Servants of God Cyprian & Daphrose
Rugamba (m. 7 April 1994)
"Distinti fin dall'inizio della creazione e restando tali nel cuore stesso dell'eternità, . . ."

     Congregation for the Doctrine of the Faith, Epistula de mutuis relationibus inter viros et mulieres:  Lettera ai vescovi della Chiesa Cattolica sulla collaborazione dell'uomo e della donna nella Chiesa et nel mondo (Letter to the bishops of the Catholic Church on the collaboration of men and women in the Church and in the world), 31 May 2004, sec. 12.  Italian in AAS 96, no. 10 (2004 Oct 5):  671-687 from here.
     More statements along this (as opposed to any other) line:

Conferentia Episcopalis Scandiae, "Pastoral letter on human sexuality," Fifth Sunday of Lent (26 March) 2023:  "When we profess that God made us in his image, the image does not just refer to the soul.  It is mysteriously lodged in the body, too.  For us Christians the body is intrinsic to personhood.  We believe in the resurrection of the body.  Naturally, ‘we shall all be changed’.  What our bodies will be like in eternity we cannot yet imagine.  But we believe on biblical authority, grounded in tradition, that the unity of mind, soul, and body is made to last forever.  In eternity we shall be recognizable as who we are now, but the conflicts that still prevent the harmonious unfolding of our true self will have been resolved."

Janet Martin Soskice, "Imago Dei and sexual difference:  toward an eschatological anthropology" (orig. 2007), in Rethinking human nature:  a multidisciplinary approach, ed. Malcolm Jeeves (Grand Rapids, MI:  Eerdmans, 2011), 302, 304-306 (295-306).

Karl Barth, CD III.2, -297- (§45.3) =KD III.2, -358- (§45.3), where there is a lot more in context:  "in this Synoptic passage Jesus certainly tells us that there will be no continuation of marriage but not that woman will not be woman in the resurrection. By His very negation He presupposes that men will still be men and women women. It cannot be otherwise. In the Syn. Theol. Leiden (1624, Disp. 51, 37) it is rightly observed that this is also demanded by the identity of the human subject in the two aeons. The determination as man or woman is not the least important of the conditiones individuantes of the human subject, so that if it were to lack in the resurrection the subject would no longer be this subject, and man would no longer be man. And in this case it would no longer be τὸ φθαρτὸν τοῦτο which in the resurrection puts on ἀφθαρσία, nor τὸ θνητὸν τοῦτο which puts on ἀθανασία (1 Cor. 15:53f.). Man would not be man if he were no longer male or female, if his humanity did not consist in this concrete fellow-humanity, in this distinction and connexion. He has lived in no other way in time, and he can live in no other way in eternity. This is something which he cannot lose. For by it there stands or falls his creatureliness. In relation to the goal of our existence in the future aeon we have thus no cause to doubt a statement which we formulated in relation to creation as its beginning. We have no cause not to see together the picture of Genesis 2 and that of the Song of Songs.
     "Why does it have to be as we have stated on the primary basis of these passages? Why do Genesis 2 and the Song of Songs give us this particular picture of man and his humanity? Our statement would seem at least to be rather fortuitous if we simply appealed to this Magna Carta in its twofold form, accepting the fact that this is what is actually written and not something else. Why do we read particularly that man is male or female, male and female? In fact, there is nothing fortuitous about it. It belongs to the very centre of Holy Scripture. It is necessarily grounded in the decisive content of the Word of God. We can thus see, and if we are to have a proper understanding we must see, that there can be no question of anything but what is actually there, and that we cannot possibly adopt any other view than that which we have actually adopted. We must now try to show why this is the case."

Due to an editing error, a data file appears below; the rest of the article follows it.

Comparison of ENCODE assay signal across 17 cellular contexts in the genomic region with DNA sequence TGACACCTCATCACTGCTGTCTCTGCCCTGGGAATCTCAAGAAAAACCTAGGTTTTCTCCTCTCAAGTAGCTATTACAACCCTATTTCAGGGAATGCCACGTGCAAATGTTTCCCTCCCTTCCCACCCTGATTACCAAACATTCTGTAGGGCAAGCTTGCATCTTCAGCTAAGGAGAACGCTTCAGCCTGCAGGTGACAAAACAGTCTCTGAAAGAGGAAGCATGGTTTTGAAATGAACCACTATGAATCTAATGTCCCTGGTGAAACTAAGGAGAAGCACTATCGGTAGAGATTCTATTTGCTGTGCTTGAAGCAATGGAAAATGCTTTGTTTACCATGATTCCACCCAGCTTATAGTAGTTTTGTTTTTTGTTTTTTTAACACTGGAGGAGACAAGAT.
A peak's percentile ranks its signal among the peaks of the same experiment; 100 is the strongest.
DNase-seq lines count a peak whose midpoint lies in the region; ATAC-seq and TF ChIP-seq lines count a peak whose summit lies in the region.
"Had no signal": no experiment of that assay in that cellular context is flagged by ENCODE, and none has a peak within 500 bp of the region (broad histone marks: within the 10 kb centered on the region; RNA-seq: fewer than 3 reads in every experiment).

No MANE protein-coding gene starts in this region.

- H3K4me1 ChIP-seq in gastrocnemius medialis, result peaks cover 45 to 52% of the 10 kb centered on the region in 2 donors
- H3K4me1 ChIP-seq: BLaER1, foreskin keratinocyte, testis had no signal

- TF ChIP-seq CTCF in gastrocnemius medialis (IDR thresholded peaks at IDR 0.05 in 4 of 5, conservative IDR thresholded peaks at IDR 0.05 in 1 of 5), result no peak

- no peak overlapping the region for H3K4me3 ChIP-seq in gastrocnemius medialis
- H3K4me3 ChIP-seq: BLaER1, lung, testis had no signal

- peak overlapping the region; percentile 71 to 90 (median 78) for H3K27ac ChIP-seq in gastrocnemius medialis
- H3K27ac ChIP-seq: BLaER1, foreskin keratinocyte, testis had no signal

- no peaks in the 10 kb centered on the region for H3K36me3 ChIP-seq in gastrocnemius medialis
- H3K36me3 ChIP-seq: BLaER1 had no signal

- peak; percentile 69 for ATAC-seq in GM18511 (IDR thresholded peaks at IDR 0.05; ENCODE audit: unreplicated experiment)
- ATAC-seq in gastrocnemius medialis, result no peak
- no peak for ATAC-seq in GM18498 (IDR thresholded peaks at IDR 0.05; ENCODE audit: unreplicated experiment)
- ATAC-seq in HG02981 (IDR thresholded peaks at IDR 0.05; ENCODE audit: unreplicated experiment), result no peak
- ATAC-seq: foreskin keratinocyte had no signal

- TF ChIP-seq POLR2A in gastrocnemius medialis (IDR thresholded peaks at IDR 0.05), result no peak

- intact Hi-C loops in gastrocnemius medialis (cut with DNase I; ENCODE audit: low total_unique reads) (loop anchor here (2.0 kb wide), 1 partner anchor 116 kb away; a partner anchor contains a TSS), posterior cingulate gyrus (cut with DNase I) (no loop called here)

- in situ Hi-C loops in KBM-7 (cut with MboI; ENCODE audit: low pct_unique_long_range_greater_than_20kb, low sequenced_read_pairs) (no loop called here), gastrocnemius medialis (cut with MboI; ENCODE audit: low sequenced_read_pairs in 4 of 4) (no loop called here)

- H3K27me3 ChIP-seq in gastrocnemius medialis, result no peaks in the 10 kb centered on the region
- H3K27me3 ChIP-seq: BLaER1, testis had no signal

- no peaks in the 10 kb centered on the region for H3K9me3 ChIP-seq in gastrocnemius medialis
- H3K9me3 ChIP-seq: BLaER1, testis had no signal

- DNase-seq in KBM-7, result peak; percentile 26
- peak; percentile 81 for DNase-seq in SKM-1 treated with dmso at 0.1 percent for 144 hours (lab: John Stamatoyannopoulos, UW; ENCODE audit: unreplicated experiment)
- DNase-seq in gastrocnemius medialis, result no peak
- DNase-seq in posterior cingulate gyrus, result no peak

Johannes Polyander, Andreas Rivetus, Antonius Walaeus, and Anthonius Thysius, Synopsis purioris theologiae (1624) 51.37 (on p. 666 of the 1881 reprint ed. H. Bavinck) =Synopsis of a purer theology:  Latin text and English translation, vol. 3, Disputations 43-52, ed. & trans. Harm Goris, Riemer Faber, Andreas Beck, and William den Boer (Brill, 2020), pp. 556-559:  "And with the same Augustine we do not hesitate to assert that at the resurrection the difference between the sexes [(sexuum discrimen)] will remain.  This is rightly gathered from the fact that Christ, when he was asked whose wife she will be of the seven brothers who each had had her as spouse, did not state that there would be no women in the resurrection—which if that were true would have been a very short answer—but he stated only that there will be no marriages.  In fact, he even confirmed that the female sex [(sexum muliebrem)] will exist by saying 'they shall not be married,' which applies to women, and 'they shall not take as wives,' which applies to men.  Therefore, both those for whom it is customary here to be married, and those for whom it is customary here to take as their wives will exist, but they will not have marriages there (On the City of God, book 22, chapter 17).  And from this it follows that the same body in number must arise, as was demonstrated above, which would not be possible unless it had the same individual conditions, of which not the least is the determination of one's sex [(sexus determinatus)].  To this can be added the fact that at the resurrection the individual nature will not be done away with, nor the species in their perfection or wholeness, but only the defects of the nature, among which we should not put the difference between the sexes [(sexuum distinctio)]."